The impact of social distancing and isolation on people’s perceptions of time is being explored in a new worldwide study, led in the UK by Nottingham Trent University (NTU).
The study will measure how an individual’s ability to perceive and process time has been affected by the Covid-19 lockdown.
Researchers in countries across the globe, including India, the USA, Japan, Canada Germany, France, Spain and Italy, are looking to question 1,000 participants each.
In the weeks and months to come, volunteers will be asked to answer questionnaires and perform experimental psychology tasks online. They will be tested several times during the confinement period, then at least 10 days, and at least 3 months afterwards.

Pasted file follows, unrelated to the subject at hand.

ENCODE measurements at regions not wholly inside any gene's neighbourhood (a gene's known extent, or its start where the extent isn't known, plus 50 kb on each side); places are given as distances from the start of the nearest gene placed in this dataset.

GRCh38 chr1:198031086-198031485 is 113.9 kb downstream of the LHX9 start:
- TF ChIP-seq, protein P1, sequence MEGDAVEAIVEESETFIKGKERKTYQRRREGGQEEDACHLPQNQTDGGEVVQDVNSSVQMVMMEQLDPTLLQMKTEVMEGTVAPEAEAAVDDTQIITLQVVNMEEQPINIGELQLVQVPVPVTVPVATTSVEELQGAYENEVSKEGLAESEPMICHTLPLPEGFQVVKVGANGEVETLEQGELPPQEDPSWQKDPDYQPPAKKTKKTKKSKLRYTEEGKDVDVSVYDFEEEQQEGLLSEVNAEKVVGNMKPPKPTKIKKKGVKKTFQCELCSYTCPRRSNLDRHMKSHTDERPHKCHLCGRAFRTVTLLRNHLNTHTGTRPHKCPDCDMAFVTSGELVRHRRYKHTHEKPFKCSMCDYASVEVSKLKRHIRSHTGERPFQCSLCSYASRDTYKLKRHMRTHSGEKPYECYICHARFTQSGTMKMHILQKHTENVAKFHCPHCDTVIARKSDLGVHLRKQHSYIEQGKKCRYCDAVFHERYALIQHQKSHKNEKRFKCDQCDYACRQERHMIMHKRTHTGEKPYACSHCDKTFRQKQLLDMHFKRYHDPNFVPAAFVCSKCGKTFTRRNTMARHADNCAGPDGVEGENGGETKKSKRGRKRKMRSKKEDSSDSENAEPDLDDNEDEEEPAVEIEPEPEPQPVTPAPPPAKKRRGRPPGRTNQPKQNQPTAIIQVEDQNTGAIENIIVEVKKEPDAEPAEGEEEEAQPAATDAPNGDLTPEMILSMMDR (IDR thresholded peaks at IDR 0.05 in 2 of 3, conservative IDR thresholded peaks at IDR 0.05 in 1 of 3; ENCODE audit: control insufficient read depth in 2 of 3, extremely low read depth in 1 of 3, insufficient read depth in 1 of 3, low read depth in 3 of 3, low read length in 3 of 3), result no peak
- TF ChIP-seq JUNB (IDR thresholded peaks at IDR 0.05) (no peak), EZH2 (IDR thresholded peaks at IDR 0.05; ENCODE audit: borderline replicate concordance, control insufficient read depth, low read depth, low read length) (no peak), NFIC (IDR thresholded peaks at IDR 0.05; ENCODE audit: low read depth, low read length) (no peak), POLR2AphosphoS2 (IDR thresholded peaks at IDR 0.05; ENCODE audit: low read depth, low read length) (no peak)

Darren Rhodes, Senior Lecturer in Psychology at NTU’s School of Social Sciences, said: “This has never been done before, so it is a unique moment in time to see exactly how people experience time in isolation.
“We expect to find that people in different types of situation might experience time quicker or slower dependent upon things like children, how active the day is, how well do they sleep, individual circadian phases, attentional style, and self-perceptions for example.”
The data collected in the UK will form part of a global narrative on the experience of time during these exceptional circumstances. Anyone interested in taking part in the study can sign up online at or email Darren Rhodes for further information.